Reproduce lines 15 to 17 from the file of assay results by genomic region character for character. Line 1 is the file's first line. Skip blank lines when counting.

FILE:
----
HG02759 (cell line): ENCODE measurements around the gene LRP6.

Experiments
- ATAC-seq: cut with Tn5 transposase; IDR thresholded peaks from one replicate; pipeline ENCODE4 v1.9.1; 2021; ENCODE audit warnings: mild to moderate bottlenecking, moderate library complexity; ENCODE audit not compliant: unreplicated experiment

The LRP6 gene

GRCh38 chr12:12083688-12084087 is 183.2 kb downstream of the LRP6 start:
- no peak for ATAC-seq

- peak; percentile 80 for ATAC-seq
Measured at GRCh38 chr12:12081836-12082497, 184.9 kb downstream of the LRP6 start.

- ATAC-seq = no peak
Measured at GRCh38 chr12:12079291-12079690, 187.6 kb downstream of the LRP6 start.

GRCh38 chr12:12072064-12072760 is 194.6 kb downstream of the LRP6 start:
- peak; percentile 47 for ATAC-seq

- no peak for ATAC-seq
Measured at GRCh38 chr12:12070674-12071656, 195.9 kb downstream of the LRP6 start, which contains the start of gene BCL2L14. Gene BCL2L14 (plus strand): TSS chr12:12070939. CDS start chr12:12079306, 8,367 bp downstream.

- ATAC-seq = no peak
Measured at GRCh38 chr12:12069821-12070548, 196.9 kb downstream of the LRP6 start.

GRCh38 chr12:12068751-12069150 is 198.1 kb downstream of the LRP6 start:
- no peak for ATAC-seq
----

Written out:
- ATAC-seq = no peak
Measured at GRCh38 chr12:12069821-12070548, 196.9 kb downstream of the LRP6 start.

GRCh38 chr12:12068751-12069150 is 198.1 kb downstream of the LRP6 start: